After Niagara, what’s next?

Cooper Lake (photo by Phyllis McCabe)

Cooper Lake (photo by Phyllis McCabe)

Niagara’s recent announcement that it was no longer considering the Town of Ulster as a site for a proposed bottling plant brought a close to a controversy, but leaves behind unanswered questions including, critically, how the Kingston Water Department will pay for some $18 million in infrastructure replacement and upgrades without the infusion of cash anticipated from the Niagara deal.

The proposal by the California based bottler to build a sprawling plant near the former IBM campus and purchase up to 1.75 million gallons of water a day from the city’s municipal supply spurred strong opposition from some residents of Kingston and Woodstock where the city’s Cooper Lake watershed is located. The vocal opposition raised a number of environmental and legal concerns, including whether Woodstock should have a say in how and to whom Kingston can sell water.

For Town of Ulster Supervisor James Quigley III, who backed the Niagara proposal, the company’s withdrawal in the face of local opposition was a bad omen for future economic development in the area. Quigley has said that Woodstock’s assertion that it has a say in the use of Kingston water could scare off developers who, like Niagara might need access to large quantities of Kingston water.


“There were numerous issues raised in opposition to this project,” said Quigley. “And that could have consequences down the line.”

Quigley said that a recent water emergency in Kingston had illustrated that the town could meet its own water needs independently of the city’s system. In fact, Quigley said, he believed the town could actually save money by running its own water operation rather than purchasing water from Kingston. Such a solution, Quigley conceded, would be complicated by the fact that the town is just 11 years into an 99 year lease agreement with the Kingston Water Department.

“If we are facing a major, major increase in the cost of water from the city, I think the only proper decision is to go back on our own system,” said Quigley. “Town of Ulster residents should not pay more because a small group of Kingston residents expressed concern about the environmental cost.”

But Woodstock Town Supervisor Jeremy Wilber said that he hoped the issues raised by the Niagara controversy would foster a more cooperative, rather than adversarial relationship between the mountain town and its down-county neighbors. Wilber said that the Niagara issue had highlighted not just the dire condition of the city’s water infrastructure, but the fact that the aging pipes represented a regional issue. Wilber said that he had written letters to state and federal representatives urging more infrastructure funding for the city and he called on those who had fought against the deal with the bottling company to turn their attention to a solution.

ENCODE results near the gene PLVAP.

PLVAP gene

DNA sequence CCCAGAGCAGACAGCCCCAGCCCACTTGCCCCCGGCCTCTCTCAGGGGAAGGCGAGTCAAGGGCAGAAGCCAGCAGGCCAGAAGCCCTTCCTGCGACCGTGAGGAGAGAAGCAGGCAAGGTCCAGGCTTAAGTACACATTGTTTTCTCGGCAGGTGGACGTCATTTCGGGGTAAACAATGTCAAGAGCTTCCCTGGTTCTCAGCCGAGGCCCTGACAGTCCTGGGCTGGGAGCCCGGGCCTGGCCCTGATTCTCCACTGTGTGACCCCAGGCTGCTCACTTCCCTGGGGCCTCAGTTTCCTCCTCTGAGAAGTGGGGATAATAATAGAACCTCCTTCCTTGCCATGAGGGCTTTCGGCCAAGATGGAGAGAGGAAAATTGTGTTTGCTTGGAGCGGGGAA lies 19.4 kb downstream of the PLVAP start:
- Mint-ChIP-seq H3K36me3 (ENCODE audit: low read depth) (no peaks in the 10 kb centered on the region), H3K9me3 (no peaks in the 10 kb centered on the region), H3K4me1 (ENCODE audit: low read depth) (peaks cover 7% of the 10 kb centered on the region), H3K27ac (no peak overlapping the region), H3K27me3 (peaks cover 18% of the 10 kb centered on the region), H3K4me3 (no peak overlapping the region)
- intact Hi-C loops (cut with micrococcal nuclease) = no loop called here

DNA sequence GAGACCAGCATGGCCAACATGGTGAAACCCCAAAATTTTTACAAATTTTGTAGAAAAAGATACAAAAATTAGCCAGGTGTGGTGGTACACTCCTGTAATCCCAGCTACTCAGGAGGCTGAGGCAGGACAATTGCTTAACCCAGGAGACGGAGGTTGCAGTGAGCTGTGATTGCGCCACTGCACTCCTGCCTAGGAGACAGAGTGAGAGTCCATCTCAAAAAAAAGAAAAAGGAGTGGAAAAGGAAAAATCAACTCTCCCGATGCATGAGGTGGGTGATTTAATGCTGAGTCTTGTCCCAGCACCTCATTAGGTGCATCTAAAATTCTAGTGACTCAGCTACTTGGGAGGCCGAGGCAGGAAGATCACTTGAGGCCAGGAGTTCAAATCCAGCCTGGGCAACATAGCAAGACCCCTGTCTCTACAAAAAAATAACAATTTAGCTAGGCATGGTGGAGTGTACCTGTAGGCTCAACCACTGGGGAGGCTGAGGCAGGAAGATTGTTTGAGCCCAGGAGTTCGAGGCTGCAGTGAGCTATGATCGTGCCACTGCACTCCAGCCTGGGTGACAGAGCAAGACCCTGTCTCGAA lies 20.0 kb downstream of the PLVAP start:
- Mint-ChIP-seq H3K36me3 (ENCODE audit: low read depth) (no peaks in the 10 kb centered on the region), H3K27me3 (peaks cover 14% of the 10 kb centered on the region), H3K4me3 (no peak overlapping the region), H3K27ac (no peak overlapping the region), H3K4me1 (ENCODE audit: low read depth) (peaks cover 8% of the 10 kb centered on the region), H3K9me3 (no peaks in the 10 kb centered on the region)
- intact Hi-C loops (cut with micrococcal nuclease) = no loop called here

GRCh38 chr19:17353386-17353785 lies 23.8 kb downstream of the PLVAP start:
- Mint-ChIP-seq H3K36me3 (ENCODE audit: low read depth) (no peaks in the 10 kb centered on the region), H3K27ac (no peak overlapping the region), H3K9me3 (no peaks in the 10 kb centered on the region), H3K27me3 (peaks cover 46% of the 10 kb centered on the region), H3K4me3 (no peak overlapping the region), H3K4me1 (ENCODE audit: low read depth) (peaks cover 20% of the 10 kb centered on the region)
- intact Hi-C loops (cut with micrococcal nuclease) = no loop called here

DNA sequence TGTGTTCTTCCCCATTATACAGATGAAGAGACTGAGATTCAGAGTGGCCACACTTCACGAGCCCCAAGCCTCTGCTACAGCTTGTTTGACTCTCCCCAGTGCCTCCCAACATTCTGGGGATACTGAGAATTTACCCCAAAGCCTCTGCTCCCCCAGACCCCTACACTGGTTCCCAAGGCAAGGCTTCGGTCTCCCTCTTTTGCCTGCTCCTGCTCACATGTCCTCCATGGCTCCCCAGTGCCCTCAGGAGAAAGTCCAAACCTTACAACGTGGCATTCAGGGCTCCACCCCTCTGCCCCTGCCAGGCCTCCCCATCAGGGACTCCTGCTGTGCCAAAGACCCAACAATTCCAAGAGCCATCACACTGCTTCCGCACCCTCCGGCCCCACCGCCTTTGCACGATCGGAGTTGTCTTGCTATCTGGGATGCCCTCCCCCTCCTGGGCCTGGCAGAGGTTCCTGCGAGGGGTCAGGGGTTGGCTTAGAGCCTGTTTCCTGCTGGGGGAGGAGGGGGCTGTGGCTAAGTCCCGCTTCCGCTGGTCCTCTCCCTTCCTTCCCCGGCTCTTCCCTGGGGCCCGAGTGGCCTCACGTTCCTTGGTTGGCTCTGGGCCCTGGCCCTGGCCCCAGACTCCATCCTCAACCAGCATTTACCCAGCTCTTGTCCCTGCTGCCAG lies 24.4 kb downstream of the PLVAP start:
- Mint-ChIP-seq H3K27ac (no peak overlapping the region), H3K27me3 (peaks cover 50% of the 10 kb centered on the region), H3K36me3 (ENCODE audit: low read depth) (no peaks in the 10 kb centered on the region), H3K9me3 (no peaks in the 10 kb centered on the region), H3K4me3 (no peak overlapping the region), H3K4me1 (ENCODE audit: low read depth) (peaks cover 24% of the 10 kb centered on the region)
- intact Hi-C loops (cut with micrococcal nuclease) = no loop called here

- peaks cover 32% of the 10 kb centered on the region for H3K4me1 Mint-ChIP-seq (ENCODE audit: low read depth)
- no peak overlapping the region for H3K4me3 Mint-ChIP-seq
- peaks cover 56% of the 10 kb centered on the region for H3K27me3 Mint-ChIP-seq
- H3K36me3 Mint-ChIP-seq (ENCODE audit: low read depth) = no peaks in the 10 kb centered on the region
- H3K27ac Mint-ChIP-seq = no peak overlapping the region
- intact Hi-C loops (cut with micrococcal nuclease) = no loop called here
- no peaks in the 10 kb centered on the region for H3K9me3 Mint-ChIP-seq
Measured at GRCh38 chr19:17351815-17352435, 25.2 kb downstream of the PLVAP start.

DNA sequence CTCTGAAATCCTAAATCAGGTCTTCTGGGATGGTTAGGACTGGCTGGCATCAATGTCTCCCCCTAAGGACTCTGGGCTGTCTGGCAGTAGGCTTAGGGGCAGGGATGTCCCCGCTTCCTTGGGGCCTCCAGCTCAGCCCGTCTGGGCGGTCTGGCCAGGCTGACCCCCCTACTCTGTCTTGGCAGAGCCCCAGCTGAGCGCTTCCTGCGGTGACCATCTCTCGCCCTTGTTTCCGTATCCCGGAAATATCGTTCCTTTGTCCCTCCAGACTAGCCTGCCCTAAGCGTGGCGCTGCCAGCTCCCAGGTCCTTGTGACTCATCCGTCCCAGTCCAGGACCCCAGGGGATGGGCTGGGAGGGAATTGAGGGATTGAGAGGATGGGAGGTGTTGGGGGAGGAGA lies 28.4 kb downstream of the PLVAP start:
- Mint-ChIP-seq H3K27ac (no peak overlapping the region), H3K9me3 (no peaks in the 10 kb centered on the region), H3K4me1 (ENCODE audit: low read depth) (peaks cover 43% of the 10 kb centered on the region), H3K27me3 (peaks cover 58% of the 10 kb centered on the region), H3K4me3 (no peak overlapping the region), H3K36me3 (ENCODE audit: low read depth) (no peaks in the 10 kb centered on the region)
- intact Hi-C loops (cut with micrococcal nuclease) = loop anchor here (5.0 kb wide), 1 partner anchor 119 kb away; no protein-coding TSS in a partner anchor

“It is my sincere wish that the same urgency people felt about the proposed bottling plant will now be funneled into helping Kingston get a reasonable amount of funding to address infrastructure,” said Wilber.

Those infrastructure needs include a state mandated redesign of the Cooper Lake dam which is expected to cost $6 million. Another $12 million in replacements and upgrades are planned for the next five years. Issues with the city’s water infrastructure were highlighted last week when a 130 year old transmission line burst leaving the city frighteningly close to losing water service. Kingston Water Superintendent Judith Hansen said that similarly outdated infrastructure plagues the entire system leaving it prone to water main breaks, leakage and other problems. Hansen said this week that, with the Niagara deal off the table, it would fall to current water department customers to foot the bill for the upgrades.

“It’s out of our hands,” said Hansen. “There are no other large consumers knocking on our door so it will have to be our consumers.”


No hasty decisions

During the controversy over the bottling plant, opponents suggested at least one potential fix for the infrastructure dilemma — reworking the department’s fee structure to shift the more of the burden from small residential consumers to large commercial ones. But Hansen said the current rate structure reflected the fact that it was cheaper per gallon to supply large users than small ones. Hansen added that none of the suggestions or criticisms leveled by opponents accurately reflected the issues faced by the department.

“They made a lot of wild statements,” said Hansen. “We didn’t feel it was our job to tell them that they really needed to do their homework.”

Mayor Shayne Gallo and others have proposed turning to the state for support calling for a massive statewide infrastructure bond similar to the 1996 Clean Water/Clean Air Bond Act which funneled $1.75 billion into municipal water systems and other environmental projects. But it is unclear if or when that might happen.

“Everybody is saying ‘oh we’ll just get it from the state’,” said Quigley. “But (in a recent newspaper editorial board in Syracuse) Cuomo made it pretty clear that the money is not there to give.”

But opponents of the proposal said that they worried financial pressure was pushing water department officials towards a hasty and poorly thought out decision on the future of the city’s water supply. Common Council Majority Leader Matt Dunn (D-Ward 1), who with fellow Aldermen pushed through a series of non-binding resolutions sought by opponents of the Niagara plant said that he hoped the ongoing infrastructure discussion could take place in a less hurried atmosphere.

“Now we can turn on sights on how to deal with these problems,” said Dunn. “I think that (with Niagara off the table) we can have those discussions in a more productive manner.”

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